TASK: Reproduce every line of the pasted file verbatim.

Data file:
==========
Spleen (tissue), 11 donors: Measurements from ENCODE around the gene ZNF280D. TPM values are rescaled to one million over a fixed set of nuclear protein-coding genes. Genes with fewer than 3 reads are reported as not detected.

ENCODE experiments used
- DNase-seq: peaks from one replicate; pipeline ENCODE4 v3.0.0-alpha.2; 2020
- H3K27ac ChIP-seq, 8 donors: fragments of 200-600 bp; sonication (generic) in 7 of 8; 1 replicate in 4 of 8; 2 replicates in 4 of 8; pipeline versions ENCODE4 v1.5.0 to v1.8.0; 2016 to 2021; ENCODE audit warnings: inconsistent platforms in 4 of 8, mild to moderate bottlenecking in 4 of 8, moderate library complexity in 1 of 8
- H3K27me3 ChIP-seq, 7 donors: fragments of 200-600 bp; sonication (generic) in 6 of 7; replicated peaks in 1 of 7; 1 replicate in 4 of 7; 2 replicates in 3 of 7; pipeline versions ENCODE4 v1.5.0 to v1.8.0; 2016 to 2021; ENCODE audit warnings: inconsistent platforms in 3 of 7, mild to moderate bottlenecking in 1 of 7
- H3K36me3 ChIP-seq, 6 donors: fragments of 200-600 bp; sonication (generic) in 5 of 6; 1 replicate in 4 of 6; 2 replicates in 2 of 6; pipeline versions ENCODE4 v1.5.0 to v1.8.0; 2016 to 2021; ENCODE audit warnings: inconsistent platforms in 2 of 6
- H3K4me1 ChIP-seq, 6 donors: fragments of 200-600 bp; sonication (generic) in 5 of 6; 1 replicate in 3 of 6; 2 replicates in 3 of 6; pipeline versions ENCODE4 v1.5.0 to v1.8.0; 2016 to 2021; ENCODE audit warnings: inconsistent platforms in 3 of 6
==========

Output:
Spleen (tissue), 11 donors: Measurements from ENCODE around the gene ZNF280D. TPM values are rescaled to one million over a fixed set of nuclear protein-coding genes. Genes with fewer than 3 reads are reported as not detected.

ENCODE experiments used
- DNase-seq: peaks from one replicate; pipeline ENCODE4 v3.0.0-alpha.2; 2020
- H3K27ac ChIP-seq, 8 donors: fragments of 200-600 bp; sonication (generic) in 7 of 8; 1 replicate in 4 of 8; 2 replicates in 4 of 8; pipeline versions ENCODE4 v1.5.0 to v1.8.0; 2016 to 2021; ENCODE audit warnings: inconsistent platforms in 4 of 8, mild to moderate bottlenecking in 4 of 8, moderate library complexity in 1 of 8
- H3K27me3 ChIP-seq, 7 donors: fragments of 200-600 bp; sonication (generic) in 6 of 7; replicated peaks in 1 of 7; 1 replicate in 4 of 7; 2 replicates in 3 of 7; pipeline versions ENCODE4 v1.5.0 to v1.8.0; 2016 to 2021; ENCODE audit warnings: inconsistent platforms in 3 of 7, mild to moderate bottlenecking in 1 of 7
- H3K36me3 ChIP-seq, 6 donors: fragments of 200-600 bp; sonication (generic) in 5 of 6; 1 replicate in 4 of 6; 2 replicates in 2 of 6; pipeline versions ENCODE4 v1.5.0 to v1.8.0; 2016 to 2021; ENCODE audit warnings: inconsistent platforms in 2 of 6
- H3K4me1 ChIP-seq, 6 donors: fragments of 200-600 bp; sonication (generic) in 5 of 6; 1 replicate in 3 of 6; 2 replicates in 3 of 6; pipeline versions ENCODE4 v1.5.0 to v1.8.0; 2016 to 2021; ENCODE audit warnings: inconsistent platforms in 3 of 6